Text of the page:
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New York Islanders Trades That Built 2018-19 Roster

NEW YORK, NY - MARCH 30: (l-r) Mathew Barzal #13, Anthony Beauvillier #72, Jordan Eberle #7 and Dennis Seidenberg #4 of the New York Islanders celebrate a first period goal by Beauvillier at the Barclays Center on March 30, 2018 in the Brooklyn borough of New York City. (Photo by Bruce Bennett/Getty Images)
NEW YORK, NY - MARCH 30: (l-r) Mathew Barzal #13, Anthony Beauvillier #72, Jordan Eberle #7 and Dennis Seidenberg #4 of the New York Islanders celebrate a first period goal by Beauvillier at the Barclays Center on March 30, 2018 in the Brooklyn borough of New York City. (Photo by Bruce Bennett/Getty Images)
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NEW YORK, NY – JANUARY 05: Mathew Barzal #13 of the New York Islanders wears a “DIFD – Do It For Daron” hat during warmups prior to their game against the Pittsburgh Penguins at the Barclays Center on January 5, 2018 in the Brooklyn borough of New York City. The charitible venture supports mental health initiatives and is named in honor of Daron Richardson the daughter of the Islanders assistant coach Luke Richardson. (Photo by Bruce Bennett/Getty Images)

There are a handful of trades that are responsible for at least seven of the 23 players on the New York Islanders current roster. Here’s how they got here.

In trying to build a team general managers need to exploit whatever strength they have to fix a weakness. Trading players is the way to do so. A GM’s ability to ship expendable players and assets to acquire more valuable ones is paramount.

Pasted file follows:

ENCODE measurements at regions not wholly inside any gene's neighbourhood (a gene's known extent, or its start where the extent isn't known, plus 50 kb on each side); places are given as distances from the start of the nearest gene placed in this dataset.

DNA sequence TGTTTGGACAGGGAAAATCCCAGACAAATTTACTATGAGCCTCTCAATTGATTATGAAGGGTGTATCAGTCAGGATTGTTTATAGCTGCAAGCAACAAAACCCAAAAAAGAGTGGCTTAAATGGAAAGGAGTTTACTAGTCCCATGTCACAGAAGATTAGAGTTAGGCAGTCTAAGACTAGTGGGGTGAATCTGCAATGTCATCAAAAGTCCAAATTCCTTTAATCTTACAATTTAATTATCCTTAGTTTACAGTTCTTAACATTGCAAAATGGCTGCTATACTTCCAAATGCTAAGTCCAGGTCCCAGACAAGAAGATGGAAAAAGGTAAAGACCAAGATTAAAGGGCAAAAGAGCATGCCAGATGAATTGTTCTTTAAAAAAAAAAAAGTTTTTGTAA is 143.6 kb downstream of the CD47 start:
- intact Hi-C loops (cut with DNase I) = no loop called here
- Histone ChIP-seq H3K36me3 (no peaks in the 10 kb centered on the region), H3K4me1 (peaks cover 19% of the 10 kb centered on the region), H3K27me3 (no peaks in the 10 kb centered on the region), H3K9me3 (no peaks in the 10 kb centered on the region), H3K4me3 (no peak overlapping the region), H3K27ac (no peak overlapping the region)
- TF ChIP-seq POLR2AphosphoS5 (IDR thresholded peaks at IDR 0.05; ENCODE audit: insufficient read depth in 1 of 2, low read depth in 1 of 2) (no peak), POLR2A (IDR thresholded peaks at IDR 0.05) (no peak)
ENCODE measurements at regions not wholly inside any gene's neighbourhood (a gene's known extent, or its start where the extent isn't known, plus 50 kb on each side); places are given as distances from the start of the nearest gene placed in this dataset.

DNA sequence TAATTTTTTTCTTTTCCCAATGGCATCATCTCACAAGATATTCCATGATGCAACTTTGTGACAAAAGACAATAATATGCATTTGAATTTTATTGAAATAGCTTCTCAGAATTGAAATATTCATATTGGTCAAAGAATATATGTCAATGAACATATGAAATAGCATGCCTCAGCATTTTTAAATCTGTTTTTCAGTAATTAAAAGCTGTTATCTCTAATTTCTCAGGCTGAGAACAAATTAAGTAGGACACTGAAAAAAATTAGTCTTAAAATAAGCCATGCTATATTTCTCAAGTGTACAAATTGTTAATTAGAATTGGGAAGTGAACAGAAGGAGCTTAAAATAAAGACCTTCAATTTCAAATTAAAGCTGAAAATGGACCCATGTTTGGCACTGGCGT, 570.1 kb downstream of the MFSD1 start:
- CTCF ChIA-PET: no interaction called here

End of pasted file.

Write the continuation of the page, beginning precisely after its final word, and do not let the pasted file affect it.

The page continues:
Lou’s predecessor wasn’t the greatest when it came to trades, though the one exception to that was whenever he’d deal with Peter Chiarelli. Three times Garth Snow got the better of the former Boston Bruins and now Edmonton Oilers GM.

For this piece, I want to detail all the trades that went into building the 2018-19 version of the New York Islanders and then grade them on a scale of one to five. Where one is the Islanders getting fleeced and five is the Islanders pulling a fast one.

For this, I’m only going to count trades that returned draft picks that weren’t our own to begin with. That means the trade that brought Casey Cizikas doesn’t count. The pick used to draft him was originally the Isles pick, it just went back and forth between the Blue Jackets and Isles.

I’m also not going to count some random third or fourth round pick that the Islanders might have acquired in some mid-season trade. What I will count are trades made on draft day. These are trades made by a GM looking to draft someone in particular, but doesn’t already have the pick to do so.

The trade necessitates the pick. Without the trade, the player isn’t part of the organization.

Of the current 23-man roster I count eight trades, I’ve grouped together two sets of trades simply because they’re part of a singular narrative and they happened on the same day.

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